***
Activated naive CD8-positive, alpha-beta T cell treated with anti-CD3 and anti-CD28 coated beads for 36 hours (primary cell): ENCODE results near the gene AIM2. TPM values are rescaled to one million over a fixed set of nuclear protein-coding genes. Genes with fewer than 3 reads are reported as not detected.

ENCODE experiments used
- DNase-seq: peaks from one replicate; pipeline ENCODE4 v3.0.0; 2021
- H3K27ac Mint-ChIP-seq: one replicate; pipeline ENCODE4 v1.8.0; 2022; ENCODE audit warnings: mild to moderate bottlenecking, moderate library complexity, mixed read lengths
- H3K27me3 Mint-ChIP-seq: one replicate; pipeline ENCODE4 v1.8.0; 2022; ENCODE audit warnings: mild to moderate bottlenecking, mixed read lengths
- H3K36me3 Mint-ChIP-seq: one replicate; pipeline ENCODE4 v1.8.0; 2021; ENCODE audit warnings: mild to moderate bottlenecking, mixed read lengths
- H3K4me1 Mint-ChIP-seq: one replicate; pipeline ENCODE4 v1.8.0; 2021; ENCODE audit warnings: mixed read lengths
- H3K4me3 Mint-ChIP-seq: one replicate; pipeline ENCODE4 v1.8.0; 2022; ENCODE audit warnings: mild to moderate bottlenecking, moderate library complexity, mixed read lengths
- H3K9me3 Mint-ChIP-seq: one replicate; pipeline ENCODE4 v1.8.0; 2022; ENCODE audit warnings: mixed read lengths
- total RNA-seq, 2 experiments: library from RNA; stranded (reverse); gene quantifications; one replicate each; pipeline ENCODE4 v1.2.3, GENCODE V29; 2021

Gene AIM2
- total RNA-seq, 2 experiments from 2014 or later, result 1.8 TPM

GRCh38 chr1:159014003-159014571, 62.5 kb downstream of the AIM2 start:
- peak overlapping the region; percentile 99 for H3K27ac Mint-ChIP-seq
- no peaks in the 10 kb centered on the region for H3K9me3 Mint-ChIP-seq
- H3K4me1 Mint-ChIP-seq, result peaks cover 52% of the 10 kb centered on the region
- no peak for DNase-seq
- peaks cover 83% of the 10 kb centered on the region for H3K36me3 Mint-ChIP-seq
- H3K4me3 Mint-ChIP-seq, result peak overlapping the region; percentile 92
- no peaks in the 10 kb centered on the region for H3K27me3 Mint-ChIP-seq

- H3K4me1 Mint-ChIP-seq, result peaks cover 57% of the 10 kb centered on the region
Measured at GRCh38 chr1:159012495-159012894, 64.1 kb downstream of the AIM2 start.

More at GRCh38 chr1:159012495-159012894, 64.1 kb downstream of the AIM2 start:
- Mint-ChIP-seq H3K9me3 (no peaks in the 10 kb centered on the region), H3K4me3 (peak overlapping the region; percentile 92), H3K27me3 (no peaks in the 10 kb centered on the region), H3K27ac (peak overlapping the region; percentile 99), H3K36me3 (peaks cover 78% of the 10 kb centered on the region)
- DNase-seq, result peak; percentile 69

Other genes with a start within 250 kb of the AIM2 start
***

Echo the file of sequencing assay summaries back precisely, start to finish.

Activated naive CD8-positive, alpha-beta T cell treated with anti-CD3 and anti-CD28 coated beads for 36 hours (primary cell): ENCODE results near the gene AIM2. TPM values are rescaled to one million over a fixed set of nuclear protein-coding genes. Genes with fewer than 3 reads are reported as not detected.

ENCODE experiments used
- DNase-seq: peaks from one replicate; pipeline ENCODE4 v3.0.0; 2021
- H3K27ac Mint-ChIP-seq: one replicate; pipeline ENCODE4 v1.8.0; 2022; ENCODE audit warnings: mild to moderate bottlenecking, moderate library complexity, mixed read lengths
- H3K27me3 Mint-ChIP-seq: one replicate; pipeline ENCODE4 v1.8.0; 2022; ENCODE audit warnings: mild to moderate bottlenecking, mixed read lengths
- H3K36me3 Mint-ChIP-seq: one replicate; pipeline ENCODE4 v1.8.0; 2021; ENCODE audit warnings: mild to moderate bottlenecking, mixed read lengths
- H3K4me1 Mint-ChIP-seq: one replicate; pipeline ENCODE4 v1.8.0; 2021; ENCODE audit warnings: mixed read lengths
- H3K4me3 Mint-ChIP-seq: one replicate; pipeline ENCODE4 v1.8.0; 2022; ENCODE audit warnings: mild to moderate bottlenecking, moderate library complexity, mixed read lengths
- H3K9me3 Mint-ChIP-seq: one replicate; pipeline ENCODE4 v1.8.0; 2022; ENCODE audit warnings: mixed read lengths
- total RNA-seq, 2 experiments: library from RNA; stranded (reverse); gene quantifications; one replicate each; pipeline ENCODE4 v1.2.3, GENCODE V29; 2021

Gene AIM2
- total RNA-seq, 2 experiments from 2014 or later, result 1.8 TPM

GRCh38 chr1:159014003-159014571, 62.5 kb downstream of the AIM2 start:
- peak overlapping the region; percentile 99 for H3K27ac Mint-ChIP-seq
- no peaks in the 10 kb centered on the region for H3K9me3 Mint-ChIP-seq
- H3K4me1 Mint-ChIP-seq, result peaks cover 52% of the 10 kb centered on the region
- no peak for DNase-seq
- peaks cover 83% of the 10 kb centered on the region for H3K36me3 Mint-ChIP-seq
- H3K4me3 Mint-ChIP-seq, result peak overlapping the region; percentile 92
- no peaks in the 10 kb centered on the region for H3K27me3 Mint-ChIP-seq

- H3K4me1 Mint-ChIP-seq, result peaks cover 57% of the 10 kb centered on the region
Measured at GRCh38 chr1:159012495-159012894, 64.1 kb downstream of the AIM2 start.

More at GRCh38 chr1:159012495-159012894, 64.1 kb downstream of the AIM2 start:
- Mint-ChIP-seq H3K9me3 (no peaks in the 10 kb centered on the region), H3K4me3 (peak overlapping the region; percentile 92), H3K27me3 (no peaks in the 10 kb centered on the region), H3K27ac (peak overlapping the region; percentile 99), H3K36me3 (peaks cover 78% of the 10 kb centered on the region)
- DNase-seq, result peak; percentile 69

Other genes with a start within 250 kb of the AIM2 start